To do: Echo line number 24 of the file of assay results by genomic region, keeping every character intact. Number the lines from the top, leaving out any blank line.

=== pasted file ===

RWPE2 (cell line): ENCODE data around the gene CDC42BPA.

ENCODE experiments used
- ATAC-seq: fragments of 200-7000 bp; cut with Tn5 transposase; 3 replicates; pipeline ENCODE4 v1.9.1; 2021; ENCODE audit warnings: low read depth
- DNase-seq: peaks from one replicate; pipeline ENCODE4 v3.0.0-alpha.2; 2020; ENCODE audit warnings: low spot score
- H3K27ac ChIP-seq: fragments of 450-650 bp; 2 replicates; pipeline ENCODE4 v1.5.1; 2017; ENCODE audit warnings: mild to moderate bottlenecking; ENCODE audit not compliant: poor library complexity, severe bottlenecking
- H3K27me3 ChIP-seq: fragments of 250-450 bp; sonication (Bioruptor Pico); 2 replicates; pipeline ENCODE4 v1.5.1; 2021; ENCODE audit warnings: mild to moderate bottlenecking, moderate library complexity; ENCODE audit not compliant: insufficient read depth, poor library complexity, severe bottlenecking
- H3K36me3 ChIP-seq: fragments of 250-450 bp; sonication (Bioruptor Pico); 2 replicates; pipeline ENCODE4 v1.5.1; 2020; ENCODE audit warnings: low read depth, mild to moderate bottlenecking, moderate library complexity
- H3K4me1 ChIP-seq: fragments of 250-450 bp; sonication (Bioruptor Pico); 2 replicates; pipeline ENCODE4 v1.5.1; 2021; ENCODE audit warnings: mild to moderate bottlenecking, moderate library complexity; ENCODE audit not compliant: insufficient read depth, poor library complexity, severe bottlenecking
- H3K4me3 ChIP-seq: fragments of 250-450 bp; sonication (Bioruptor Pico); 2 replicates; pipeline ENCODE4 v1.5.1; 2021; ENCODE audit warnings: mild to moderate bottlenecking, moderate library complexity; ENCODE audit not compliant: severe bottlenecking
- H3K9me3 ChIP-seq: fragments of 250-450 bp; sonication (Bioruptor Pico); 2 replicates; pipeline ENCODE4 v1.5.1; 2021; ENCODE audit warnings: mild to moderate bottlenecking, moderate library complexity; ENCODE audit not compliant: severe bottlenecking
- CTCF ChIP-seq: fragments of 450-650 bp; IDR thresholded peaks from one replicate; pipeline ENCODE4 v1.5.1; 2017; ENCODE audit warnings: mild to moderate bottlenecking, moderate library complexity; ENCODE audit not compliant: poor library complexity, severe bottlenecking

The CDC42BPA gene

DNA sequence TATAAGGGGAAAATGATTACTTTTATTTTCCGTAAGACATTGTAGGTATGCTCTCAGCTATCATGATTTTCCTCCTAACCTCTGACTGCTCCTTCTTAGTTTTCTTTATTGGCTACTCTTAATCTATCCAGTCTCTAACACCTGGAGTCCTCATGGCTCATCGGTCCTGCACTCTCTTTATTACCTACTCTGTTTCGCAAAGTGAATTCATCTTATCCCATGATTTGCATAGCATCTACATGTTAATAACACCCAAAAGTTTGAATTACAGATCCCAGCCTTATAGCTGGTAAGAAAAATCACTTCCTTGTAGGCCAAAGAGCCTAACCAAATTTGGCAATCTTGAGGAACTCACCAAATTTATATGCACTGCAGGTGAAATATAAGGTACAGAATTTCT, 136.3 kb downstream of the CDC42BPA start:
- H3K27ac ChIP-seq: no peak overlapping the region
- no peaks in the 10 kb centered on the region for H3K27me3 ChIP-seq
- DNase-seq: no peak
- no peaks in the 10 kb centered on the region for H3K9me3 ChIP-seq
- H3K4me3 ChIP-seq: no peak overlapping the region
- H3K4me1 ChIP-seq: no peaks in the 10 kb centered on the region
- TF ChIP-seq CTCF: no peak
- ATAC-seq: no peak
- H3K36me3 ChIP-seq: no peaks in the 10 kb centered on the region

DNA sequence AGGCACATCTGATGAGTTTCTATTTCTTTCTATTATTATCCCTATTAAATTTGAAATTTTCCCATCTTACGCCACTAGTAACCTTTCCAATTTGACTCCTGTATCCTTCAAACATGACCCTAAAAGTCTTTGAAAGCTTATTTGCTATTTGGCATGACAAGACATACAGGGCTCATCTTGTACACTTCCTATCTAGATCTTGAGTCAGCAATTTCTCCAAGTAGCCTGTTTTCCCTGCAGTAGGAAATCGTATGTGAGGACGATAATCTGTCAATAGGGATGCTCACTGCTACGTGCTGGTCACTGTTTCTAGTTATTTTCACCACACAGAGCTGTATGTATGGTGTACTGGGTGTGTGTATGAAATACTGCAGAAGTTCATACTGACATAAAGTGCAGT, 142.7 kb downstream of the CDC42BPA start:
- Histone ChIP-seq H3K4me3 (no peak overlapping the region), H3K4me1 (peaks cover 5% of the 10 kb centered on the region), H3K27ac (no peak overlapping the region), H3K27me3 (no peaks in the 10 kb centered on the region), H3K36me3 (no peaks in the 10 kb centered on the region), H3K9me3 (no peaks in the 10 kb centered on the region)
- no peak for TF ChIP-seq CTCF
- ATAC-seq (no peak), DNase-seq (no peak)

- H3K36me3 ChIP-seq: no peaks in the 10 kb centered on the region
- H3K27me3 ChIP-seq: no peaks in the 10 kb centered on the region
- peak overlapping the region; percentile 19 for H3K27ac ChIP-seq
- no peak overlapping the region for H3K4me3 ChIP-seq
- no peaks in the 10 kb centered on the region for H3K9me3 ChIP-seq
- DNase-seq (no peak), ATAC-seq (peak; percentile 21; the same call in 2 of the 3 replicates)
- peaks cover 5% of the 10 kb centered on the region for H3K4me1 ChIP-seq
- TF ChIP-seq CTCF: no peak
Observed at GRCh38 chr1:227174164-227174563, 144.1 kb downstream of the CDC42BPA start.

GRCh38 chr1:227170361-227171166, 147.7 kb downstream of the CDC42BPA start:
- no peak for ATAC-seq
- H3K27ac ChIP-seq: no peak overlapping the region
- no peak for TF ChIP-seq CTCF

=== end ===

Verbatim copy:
- Histone ChIP-seq H3K4me3 (no peak overlapping the region), H3K4me1 (peaks cover 5% of the 10 kb centered on the region), H3K27ac (no peak overlapping the region), H3K27me3 (no peaks in the 10 kb centered on the region), H3K36me3 (no peaks in the 10 kb centered on the region), H3K9me3 (no peaks in the 10 kb centered on the region)